Making a difference

PAUL FRIESEN -- Sun Media

, Last Updated: 11:09 AM ET

So it's a day off from the NFL grind, a day to put your feet up, lick the wounds from your first loss of the season and clear your head for another grueling week of practice.

That's what most of the Chicago Bears were doing yesterday.

Izzy Idonije wasn't one of them.

The defensive lineman, coming off a game in which he got his first sack of the season, instead hopped a plane to Winnipeg Monday night, then spent the better part of Tuesday with about 70 screaming, Grade 6 kids.

Apparently, that's how the 27-year-old from Brandon relaxes.

"I'm going to bowl, eat pizza, laugh with some kids -- it's going to be a lot of fun," the big man (6-foot-6, 297 pounds) was saying yesterday morning.

Idonije was in the gym at Sister MacNamara School, on Sargent Ave., where if the large sign and blue-and-orange balloons -- Bears colours -- didn't make him feel welcome, seeing all the kids wearing his No. 71 surely did.

"IZZYz KIDz," he calls them, and if every pro athlete put in the effort Idonije does, this world would be a better place.

Where many of his NFL counterparts make headlines by changing their names, dating celebrities or having run-ins with the law, Idonije prefers setting a good example, a novel concept if we've ever heard one.

His primary message to kids: go to school. Educate yourself, and anything's possible.

His "First Down" program, which rewards individual kids and their classes for attendance, has been wildly successful in Chicago.

Yesterday, he brought it to his "other" home, his latest effort in a long line of community work that began when he was growing up in Brandon, continued through his days at the University of Manitoba and shows no sign of letting up.

From quiet trips to the River Heights daycare where he used to work, to an NFL-sponsored goodwill mission to Iraq to sojourns to his native Nigeria, the guy's always up to something.

You might say his charitable arm is getting as big as the ones hanging at his sides.

"It's kind of where I come from," Idonije said. "My parents are ministers, and we grew up running a program called Street Love, feeding homeless and needy people on the first and 15th of every month. So that's just a part of who I am.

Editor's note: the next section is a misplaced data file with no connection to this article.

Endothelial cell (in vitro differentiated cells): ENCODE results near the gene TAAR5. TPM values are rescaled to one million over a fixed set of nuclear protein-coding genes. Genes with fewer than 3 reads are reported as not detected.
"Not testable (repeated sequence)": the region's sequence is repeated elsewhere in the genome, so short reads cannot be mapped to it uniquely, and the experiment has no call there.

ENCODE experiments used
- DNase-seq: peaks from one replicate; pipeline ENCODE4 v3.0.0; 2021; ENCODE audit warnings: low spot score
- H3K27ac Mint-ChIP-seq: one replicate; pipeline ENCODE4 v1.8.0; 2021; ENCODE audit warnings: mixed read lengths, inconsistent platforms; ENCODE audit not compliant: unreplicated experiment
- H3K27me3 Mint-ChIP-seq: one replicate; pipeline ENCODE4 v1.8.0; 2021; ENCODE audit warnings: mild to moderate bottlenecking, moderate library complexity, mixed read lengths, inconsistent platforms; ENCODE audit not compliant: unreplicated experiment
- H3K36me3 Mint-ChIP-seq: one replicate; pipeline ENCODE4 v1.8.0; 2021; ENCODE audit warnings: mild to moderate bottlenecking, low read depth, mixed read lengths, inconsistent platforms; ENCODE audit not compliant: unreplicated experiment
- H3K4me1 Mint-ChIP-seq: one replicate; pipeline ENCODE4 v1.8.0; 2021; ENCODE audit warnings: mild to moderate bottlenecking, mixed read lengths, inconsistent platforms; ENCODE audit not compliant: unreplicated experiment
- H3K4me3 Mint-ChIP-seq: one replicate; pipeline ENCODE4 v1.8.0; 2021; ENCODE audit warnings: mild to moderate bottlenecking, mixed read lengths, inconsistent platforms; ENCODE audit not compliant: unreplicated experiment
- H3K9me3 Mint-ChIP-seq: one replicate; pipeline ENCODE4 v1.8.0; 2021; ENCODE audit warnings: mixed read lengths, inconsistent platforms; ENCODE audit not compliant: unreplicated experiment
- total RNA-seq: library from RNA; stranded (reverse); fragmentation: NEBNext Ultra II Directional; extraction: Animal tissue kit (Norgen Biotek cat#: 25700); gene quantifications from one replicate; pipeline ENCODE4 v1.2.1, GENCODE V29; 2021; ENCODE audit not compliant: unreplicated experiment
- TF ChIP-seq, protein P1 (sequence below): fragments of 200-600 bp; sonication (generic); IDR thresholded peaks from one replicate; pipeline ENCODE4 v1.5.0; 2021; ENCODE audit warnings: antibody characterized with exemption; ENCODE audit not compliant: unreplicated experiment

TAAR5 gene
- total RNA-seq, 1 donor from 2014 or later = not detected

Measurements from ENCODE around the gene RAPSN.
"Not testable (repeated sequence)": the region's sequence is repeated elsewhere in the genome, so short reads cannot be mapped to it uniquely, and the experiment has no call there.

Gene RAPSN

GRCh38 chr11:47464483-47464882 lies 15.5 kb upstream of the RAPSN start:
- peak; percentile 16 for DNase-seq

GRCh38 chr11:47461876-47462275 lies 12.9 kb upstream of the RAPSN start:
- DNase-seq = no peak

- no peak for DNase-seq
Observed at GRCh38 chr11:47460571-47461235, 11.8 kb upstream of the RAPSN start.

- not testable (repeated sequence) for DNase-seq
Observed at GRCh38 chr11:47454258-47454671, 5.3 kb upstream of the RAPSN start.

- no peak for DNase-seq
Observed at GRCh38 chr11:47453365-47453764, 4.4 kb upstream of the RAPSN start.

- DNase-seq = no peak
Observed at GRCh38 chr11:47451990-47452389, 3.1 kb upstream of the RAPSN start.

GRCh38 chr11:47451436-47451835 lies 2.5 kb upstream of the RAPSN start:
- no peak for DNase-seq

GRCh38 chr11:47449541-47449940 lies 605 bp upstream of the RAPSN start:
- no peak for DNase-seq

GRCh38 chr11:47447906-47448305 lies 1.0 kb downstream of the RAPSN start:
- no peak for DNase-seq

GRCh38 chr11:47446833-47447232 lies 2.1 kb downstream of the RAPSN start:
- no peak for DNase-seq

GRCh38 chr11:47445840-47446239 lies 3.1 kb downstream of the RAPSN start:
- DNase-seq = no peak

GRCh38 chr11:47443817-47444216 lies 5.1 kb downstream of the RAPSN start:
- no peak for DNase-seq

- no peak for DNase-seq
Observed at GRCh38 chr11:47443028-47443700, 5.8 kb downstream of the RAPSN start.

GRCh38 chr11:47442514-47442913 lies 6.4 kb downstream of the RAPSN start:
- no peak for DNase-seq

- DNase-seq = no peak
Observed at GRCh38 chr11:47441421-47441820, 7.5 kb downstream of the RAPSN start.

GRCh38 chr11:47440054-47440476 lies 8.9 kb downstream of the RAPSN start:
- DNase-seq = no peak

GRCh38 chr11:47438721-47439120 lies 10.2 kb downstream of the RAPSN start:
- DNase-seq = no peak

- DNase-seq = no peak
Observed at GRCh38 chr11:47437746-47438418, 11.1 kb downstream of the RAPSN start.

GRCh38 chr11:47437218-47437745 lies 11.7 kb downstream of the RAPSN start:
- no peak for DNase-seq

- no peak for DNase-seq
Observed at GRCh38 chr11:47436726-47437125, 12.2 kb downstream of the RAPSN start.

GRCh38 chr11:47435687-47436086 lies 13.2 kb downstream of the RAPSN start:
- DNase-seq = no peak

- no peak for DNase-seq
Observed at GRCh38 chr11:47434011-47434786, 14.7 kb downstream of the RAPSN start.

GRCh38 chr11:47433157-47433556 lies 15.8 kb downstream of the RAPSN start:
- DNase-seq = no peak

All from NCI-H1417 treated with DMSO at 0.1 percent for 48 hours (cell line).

"So now that I've had some success, it's an easy path for me to follow."

Actually, the easy path would be doing the bare minimum.

Idonije, though, as gone so far as to set up his own charitable foundation, of which Winnipegger Don Kozun is a director.

"He's as genuine a person as I've ever met, that walks the talk," Kozun said. "When I was down in Chicago, it was him and I doing the running around and setting things up. As much as he can be hands-on, he is."

As opposed to, "Hands up!" -- the motto for far too many NFLers.

The only arrest you'll find Idonije involved in is when he talks to kids and handcuffs their attention.

"I saw 800 kids absolutely go quiet when he started talking, and were listening so intently to every word he said," Kozun said. "When you see that, you know the power this man brings, that he can relate with those kids. And it's all genuine."

Idonije tells them they can do anything they want in life, just like his parents told him.

"But it starts with education," he said. "With education, there's nothing you can't achieve."

Actually, there's been one thing Idonije hasn't been able to get his mitts on, through five-plus seasons in the NFL: a full-time, starting spot.

Not that it seems to faze him.

"When they call my number, I'm going to give it everything I have," Idonije said. "If they need me on special teams, blocking field goals, playing defence, end, tackle, nose, that's what I do -- just get in and go to work."

Just like on his day off, it turns out.


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